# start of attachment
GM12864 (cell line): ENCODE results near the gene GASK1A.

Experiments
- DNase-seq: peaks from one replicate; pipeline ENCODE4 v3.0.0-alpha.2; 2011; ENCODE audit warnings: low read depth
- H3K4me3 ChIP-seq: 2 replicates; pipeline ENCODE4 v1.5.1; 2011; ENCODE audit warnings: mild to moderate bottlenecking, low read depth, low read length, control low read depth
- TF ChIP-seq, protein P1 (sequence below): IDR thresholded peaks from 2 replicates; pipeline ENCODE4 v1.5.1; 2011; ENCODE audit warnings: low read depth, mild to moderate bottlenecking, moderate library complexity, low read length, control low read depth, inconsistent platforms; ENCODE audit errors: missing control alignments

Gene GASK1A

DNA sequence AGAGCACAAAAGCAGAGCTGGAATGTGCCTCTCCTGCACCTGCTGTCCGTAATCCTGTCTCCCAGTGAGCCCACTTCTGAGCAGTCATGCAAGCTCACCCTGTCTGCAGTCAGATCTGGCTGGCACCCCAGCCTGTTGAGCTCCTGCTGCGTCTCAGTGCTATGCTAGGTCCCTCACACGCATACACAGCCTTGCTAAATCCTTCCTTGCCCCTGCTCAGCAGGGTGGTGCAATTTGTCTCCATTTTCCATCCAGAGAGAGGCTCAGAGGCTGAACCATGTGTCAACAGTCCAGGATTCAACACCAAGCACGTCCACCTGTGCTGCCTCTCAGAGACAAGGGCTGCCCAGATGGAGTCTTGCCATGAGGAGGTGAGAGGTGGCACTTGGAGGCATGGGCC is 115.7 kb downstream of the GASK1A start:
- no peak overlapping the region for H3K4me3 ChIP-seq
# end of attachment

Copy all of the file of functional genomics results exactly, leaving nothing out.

GM12864 (cell line): ENCODE results near the gene GASK1A.

Experiments
- DNase-seq: peaks from one replicate; pipeline ENCODE4 v3.0.0-alpha.2; 2011; ENCODE audit warnings: low read depth
- H3K4me3 ChIP-seq: 2 replicates; pipeline ENCODE4 v1.5.1; 2011; ENCODE audit warnings: mild to moderate bottlenecking, low read depth, low read length, control low read depth
- TF ChIP-seq, protein P1 (sequence below): IDR thresholded peaks from 2 replicates; pipeline ENCODE4 v1.5.1; 2011; ENCODE audit warnings: low read depth, mild to moderate bottlenecking, moderate library complexity, low read length, control low read depth, inconsistent platforms; ENCODE audit errors: missing control alignments

Gene GASK1A

DNA sequence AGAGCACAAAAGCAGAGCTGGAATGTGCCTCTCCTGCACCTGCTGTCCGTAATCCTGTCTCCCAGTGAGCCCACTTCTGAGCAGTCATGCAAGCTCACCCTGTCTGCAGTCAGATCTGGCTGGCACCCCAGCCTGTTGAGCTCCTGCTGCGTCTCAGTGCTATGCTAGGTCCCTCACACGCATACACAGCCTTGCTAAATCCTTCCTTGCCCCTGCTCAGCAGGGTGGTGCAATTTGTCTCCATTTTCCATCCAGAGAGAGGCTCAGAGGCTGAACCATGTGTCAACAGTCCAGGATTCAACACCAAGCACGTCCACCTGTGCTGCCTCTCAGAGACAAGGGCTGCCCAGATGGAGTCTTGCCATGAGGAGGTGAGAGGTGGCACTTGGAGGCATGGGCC is 115.7 kb downstream of the GASK1A start:
- no peak overlapping the region for H3K4me3 ChIP-seq